- Level of Instruction
- This is not a beginning forging class, but a woodworker, competent with hand tools, should be able to handle the work. More experienced students can challenge themselves by increasing the decorative detail. For the woodworking portion of the class, experience with hand tools is a benefit, but a novice should be able to accomplish all the tasks required.
The inspiration for the class project will be a small chest in the Vesterheim collection. You will spend two days in the blacksmith studio and two days in the woodshop, with the fifth day devoted to assembly and installation of the hardware. Evening studio time with the instructors is available and those wishing to accomplish as much of the project as possible are encouraged to take advantage of evenings to work. In the forging studio, you will forge a pair of hinges, a single handle, and swivels for the lid, straps, and reinforcing pieces and a hasp (rather than a lock) for the front. Decorative cutting of the straps will be done with chisels and files. In the woodworking studio, you will focus on several hand-tool woodworking skills in the construction, including measuring, sawing, planing, and fitting joinery. The main case of the chest will be constructed with hand-cut dovetail joints. The arched lid will use a coopering technique and a clamping jig based on one found in an eighteenth-century treatise in woodwork. Derek will have the jigs for the class, but will supply plans and instructions to create your own. There is a materials fee of $75-$100, payable to the instructors.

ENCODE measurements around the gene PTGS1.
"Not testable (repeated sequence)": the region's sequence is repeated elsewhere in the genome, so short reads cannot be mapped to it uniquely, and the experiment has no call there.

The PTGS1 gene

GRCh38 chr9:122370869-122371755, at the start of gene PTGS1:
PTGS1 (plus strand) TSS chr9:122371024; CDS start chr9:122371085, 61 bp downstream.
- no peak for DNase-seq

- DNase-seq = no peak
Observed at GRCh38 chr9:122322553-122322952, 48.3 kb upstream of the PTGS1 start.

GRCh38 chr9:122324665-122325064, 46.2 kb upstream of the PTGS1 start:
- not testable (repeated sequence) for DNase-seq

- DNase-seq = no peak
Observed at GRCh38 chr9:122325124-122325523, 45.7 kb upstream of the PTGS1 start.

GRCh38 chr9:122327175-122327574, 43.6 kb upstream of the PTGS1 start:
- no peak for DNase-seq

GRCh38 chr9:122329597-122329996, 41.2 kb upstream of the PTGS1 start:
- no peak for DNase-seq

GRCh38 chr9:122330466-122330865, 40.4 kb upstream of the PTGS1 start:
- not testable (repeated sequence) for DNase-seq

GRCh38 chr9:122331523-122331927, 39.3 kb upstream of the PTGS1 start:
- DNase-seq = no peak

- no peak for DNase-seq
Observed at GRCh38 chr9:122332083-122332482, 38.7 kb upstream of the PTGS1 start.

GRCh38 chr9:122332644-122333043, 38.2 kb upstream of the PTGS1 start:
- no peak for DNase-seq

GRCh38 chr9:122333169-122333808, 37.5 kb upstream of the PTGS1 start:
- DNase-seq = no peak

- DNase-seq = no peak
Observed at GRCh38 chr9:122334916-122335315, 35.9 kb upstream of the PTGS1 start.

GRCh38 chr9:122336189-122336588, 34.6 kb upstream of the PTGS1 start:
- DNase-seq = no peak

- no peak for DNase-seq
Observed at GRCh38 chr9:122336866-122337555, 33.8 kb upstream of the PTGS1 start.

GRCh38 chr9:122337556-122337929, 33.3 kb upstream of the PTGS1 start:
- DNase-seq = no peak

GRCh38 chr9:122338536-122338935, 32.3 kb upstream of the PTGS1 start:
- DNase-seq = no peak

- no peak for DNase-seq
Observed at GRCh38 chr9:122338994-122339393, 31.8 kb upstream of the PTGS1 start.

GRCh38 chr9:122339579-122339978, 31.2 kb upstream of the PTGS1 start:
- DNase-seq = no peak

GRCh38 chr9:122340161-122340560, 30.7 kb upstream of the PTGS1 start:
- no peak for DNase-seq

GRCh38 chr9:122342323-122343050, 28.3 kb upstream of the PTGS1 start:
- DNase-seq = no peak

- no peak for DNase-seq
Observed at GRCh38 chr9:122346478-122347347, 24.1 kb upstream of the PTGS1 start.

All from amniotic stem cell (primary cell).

Registration for this class has closed.
About the Instructors
Tom Latané started forging reproduction colonial and early American ironwork in Maryland in the early 1970s. After moving to the Midwest in 1981, he was introduced to the creative whimsy of Norwegian folk iron. Tom and his wife, Catherine, have a shop in Pepin, Wisconsin, where Tom repairs antiques and creates original pieces using a traditional design vocabulary and historic hand techniques. Tom has demonstrated for blacksmith groups and has taught at folk schools around the country. Some of Tom’s ironwork can be seen in Vesterheim’s Westby-Torgerson Education Center.
Learn more: Check out two beautiful and informative photo essays by Tom: Ring Handle and Making Repairs to Trunk Hardware. Each photo includes full instructions to complete the project.
Or watch these videos:
Collections Connection: Blacksmithing Trunk Locks, where Tom and Vesterheim Collections Manager Jennifer Kovarik highlight the museum's collection of forged chest locks and the different mechanisms locksmiths employed to secure belongings.
Collections Connection: Entry Door Lock, where Tom looks at a specific door lock in the Vesterheim collection.
Derek Olson runs the Oldwolf Workshop Studio in La Crosse, Wisconsin. He is first a husband and father and makes his living as a healthcare professional, but deep down he is obsessed with historical woodworking, tools, and furniture. He has a condition known as ABAD (Acute Book Acquisition Disorder) and supports that habit through freelance illustration, photography, writing, and the occasional furniture commission. Other distractions include medieval reenactment, experimental archeology, replica prop and model making, tabletop gaming, hiking, and comic books. He is currently working on both a book on medieval furniture and writing and illustrating a comic book. He has published articles in Popular Woodworking Magazine and Mortise & Tenon Magazine and has maintained a blog following his creative adventures at www.blog.oldwolfworkshop.com for the last decade. He tracks the day-to-day in his shop on Instagram @oldwolf_workshop.